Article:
“You wanna cup of soup or anything?” Dan Garner asked his coworkers in the Kajipe power hub. He was already pulling on his coat over his broad shoulders and bored to tears facing another twelve hour shift. He sure in hells wasn’t planning on doing it while hungry.
“We aren’t supposed to leave, numbnuts.” Bennett Combs was his fellow guard, a middle-aged, slightly overweight man with a weak chin and reedy voice. In Dan’s opinion, the chin matched Combs’s personality.
“Sure, I’ll have soup if they got any.” Alim, the stocky, snub-nosed tech, didn’t even glance up from his datapad. He was watching something, though the Wires were restricted in here. But he was an egg-head, so Dan figured he’d found a work-around.
“I’m hungry,” Dan said to Combs, “My lunch is meager as shit since Kira’s mad again, and I’m gonna grab something before curfew closes everything down.” He glared at Combs, though it was mostly for show. The guy didn’t have enough spine to report him and Dan had seniority anyway.
“Fine, get me something crunchy and maybe some fresh tea? Stuff they got in the back is crap. Should be enough on that.” Combs dug out a plastic WIC card, handed it over to Dan, and then slumped in his chair. The position did unflattering things to his already puffy gut.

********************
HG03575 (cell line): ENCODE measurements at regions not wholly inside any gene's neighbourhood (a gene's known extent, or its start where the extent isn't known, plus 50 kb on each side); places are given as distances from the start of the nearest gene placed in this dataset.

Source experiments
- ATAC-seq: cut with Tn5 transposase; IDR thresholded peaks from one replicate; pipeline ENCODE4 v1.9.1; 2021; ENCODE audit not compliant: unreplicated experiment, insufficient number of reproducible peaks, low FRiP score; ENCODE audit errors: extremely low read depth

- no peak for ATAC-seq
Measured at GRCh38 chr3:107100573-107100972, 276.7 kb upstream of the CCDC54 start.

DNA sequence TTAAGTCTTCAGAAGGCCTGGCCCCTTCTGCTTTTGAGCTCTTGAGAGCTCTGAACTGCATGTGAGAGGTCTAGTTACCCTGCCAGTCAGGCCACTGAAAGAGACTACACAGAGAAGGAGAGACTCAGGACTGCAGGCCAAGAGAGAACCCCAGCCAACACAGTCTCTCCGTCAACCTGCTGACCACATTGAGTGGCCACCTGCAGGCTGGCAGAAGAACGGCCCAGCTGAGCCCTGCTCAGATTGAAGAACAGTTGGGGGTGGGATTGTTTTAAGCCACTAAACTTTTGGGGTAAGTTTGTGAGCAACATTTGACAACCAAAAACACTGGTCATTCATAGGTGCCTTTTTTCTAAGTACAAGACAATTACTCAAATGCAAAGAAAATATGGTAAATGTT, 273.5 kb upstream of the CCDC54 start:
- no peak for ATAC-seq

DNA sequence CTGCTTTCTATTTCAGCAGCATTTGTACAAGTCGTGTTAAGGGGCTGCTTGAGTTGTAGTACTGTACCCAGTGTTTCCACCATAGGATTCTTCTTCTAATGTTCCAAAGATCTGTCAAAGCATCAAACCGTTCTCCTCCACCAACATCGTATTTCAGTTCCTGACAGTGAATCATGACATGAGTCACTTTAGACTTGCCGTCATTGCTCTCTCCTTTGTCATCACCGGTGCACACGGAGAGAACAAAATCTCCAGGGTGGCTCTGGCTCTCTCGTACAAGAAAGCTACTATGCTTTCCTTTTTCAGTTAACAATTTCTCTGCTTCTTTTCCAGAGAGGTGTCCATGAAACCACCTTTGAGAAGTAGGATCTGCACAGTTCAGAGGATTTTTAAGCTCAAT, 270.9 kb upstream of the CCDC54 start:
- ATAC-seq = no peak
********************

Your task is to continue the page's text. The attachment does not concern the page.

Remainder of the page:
Dan hid his grin and punched the open button for the door. It slid back and he looked down at a slender woman with crazy black and white face paint who was kneeling on the floor. She had an electro pistol in one gloved hand, pointed right at him, ready to spit paralyzing current.
For the space of a shaky breath he just stood there, staring at her. Her eyes were brown, flecked with purple and strangely hypnotic. He tried to cue up the PUDI, get a call out, but it felt like static in his head. Jammer. There had to be a jammer nearby. He felt as though the world had slowed down, as though this was something happening to someone else and he were stuck watching.
“Yo, Danny, that door’ll close on you.” Combs couldn’t see around him, Dan realized, but his voice broke the freeze and time sped back up again. Dan started to reach for his gun, fumbling with the safety snaps.